People have often asked why I chose Madagascar as the setting for the start of MARK OF THE LEOPARD. Part of the idea for the book came from a story I was told about someone who had been stranded on Madagascar back in 1703. With the storyteller’s permission, I adapted his tale and went on to develop what became Mark of the Leopard.
Madagascar intrigued me from the start. It’s home to some remarkable natural features, such as a lava-field that is almost impossible to cross, striated as it is by massive crevices guarded by razor-sharp edges; and an amazing underground river full of Nile crocodiles.
Besides these incredible natural features, when I first began researching what the island was like in the early 1700s I had no idea how vastly different it would prove to be from the Madagascar of today. Where now there are vast tracts of barren land there used to be tall lush forests filled with strange and wondrous wildlife which was then and is now still pretty well unique. Of course the Europeans who went there had never seen anything like the lemurs they encountered in the trees and so, for want of a better word, they called them monkeys. They had no name for the many species of chameleon found on Madagascar either, so they became dragons; the Nile crocodiles were called alligators; and a vicious small carnivore which has since become extinct they called a fox.
Even the people who inhabited the island didn’t look like the people who live there now. First-hand accounts describe a race with coffee-colored skin, aquiline features and straight black hair, often worn long and curled up on top of the wearer’s head in elaborate decorated loops, a fashion that applied to both men and women.
Both sexes wore beautiful brightly colored robes made from cotton or silk. They also adorned themselves with copious jewelry, such as hoop earrings, bracelets, necklaces and ornate belts made of copper, silver and gold, all of which were mined on the island.
They lived an organized life with tribal kings ruling over a number of different villages, and they had a well-ordered social structure. Adultery was not tolerated and was usually punished by death, as was the act of abandoning a wife. Pointing was considered taboo, so they used a knuckle to indicate a person or direction instead. Possibly the biggest impediment to peace on what should have been an idyllic island was that tribal warfare was endemic, and raids to steal cattle and capture people as slaves were both a constant pastime and a constant threat.
During the early 1700s Madagascar was a haven for pirates and the many slave-trading ships that plied the Indian Ocean in search of unfortunates to carry off to sell at the Cape of Good Hope, the West Indies and the Americas, so capturing people from another tribe to sell to the slave-traders was a lucrative business.
Besides being an island paradise, where food was abundant and living and loving should have been easy, it was also a cruel and colorful place. With so much conflict and so many impediments to trip up my characters, I felt that Madagascar would form the perfect backdrop for the start of my story. I hope readers enjoy reading it as much as I did writing it.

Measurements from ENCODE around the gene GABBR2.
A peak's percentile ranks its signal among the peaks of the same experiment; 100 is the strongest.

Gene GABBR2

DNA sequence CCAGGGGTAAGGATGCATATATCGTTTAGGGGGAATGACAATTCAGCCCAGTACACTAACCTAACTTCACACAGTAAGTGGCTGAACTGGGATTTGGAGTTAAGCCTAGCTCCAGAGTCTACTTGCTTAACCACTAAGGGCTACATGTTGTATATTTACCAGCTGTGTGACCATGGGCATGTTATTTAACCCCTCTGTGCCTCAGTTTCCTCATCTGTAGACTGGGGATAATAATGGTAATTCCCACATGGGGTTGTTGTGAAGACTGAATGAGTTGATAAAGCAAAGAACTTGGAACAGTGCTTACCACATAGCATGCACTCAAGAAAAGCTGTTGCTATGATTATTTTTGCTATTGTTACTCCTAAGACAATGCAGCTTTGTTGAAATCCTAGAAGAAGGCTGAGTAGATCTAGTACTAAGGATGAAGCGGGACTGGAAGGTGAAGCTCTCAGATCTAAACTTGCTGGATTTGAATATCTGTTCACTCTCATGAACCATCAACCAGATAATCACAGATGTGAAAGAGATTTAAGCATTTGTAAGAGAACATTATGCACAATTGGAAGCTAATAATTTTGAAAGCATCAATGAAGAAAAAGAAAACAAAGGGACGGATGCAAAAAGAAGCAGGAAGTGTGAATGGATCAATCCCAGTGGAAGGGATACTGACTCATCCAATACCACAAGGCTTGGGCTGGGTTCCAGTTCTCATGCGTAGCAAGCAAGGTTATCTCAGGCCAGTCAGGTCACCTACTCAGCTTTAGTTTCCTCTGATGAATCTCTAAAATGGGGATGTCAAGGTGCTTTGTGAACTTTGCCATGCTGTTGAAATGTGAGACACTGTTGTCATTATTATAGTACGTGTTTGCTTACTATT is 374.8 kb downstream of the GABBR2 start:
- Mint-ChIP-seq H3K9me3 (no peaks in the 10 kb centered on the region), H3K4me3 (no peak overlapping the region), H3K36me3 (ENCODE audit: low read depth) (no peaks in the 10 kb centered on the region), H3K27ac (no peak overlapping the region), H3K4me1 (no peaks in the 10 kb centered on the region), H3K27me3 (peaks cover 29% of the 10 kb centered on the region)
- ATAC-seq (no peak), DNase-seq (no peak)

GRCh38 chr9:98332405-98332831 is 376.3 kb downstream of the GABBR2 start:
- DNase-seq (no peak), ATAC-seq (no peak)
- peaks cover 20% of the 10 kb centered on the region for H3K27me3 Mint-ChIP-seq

About Kathy Stewart
Kathy Stewart was born in South Africa, and she and her husband now live on the Gold Coast, Australia. She has published a number of books as well as numerous articles and short stories in magazines and anthologies. Her manuscripts, The Chameleon Factor and Race Against Time, were shortlisted and longlisted respectively for the 2010 Crime Writers Association Debut Dagger Award in the UK.
About MARK OF THE LEOPARD
From the author of Chameleon comes this historical fiction novel, Mark of the Leopard, the second in the African history series, a story of romance, mystery, danger and betrayal set against a backdrop of wild lands and raging seas. In 1703 Sabrina Barrington and her children are shipwrecked and presumed drowned off the Cape of Good Hope, the site of the present-day city of Cape Town.
Fourteen years later, an investigator tells Sabrina’s brother, Lucien Castle, that one of his sister’s children has been seen on the island of Madagascar, off Africa’s east coast. It is imperative to return the youngster to England before his twenty-fifth birthday, otherwise his grandfather, the corrupt and detested Robert Barrington, will usurp his rightful inheritance. Castle is the only one who can confirm the young man is not an impostor. In order to do this he must leave the comfort of Amsterdam in Holland and embark on a journey into the unknown.
Will Castle be able to overcome his demons and find his nephew in time? Or will he succumb to the perils that beset his epic expedition every step of the way?
In a voyage that takes them from the untamed island of Madagascar to the storm-tossed Dutch outpost at the Cape of Good Hope, Castle and his companion must face innumerable dangers and battle not only rival investigators but also each other.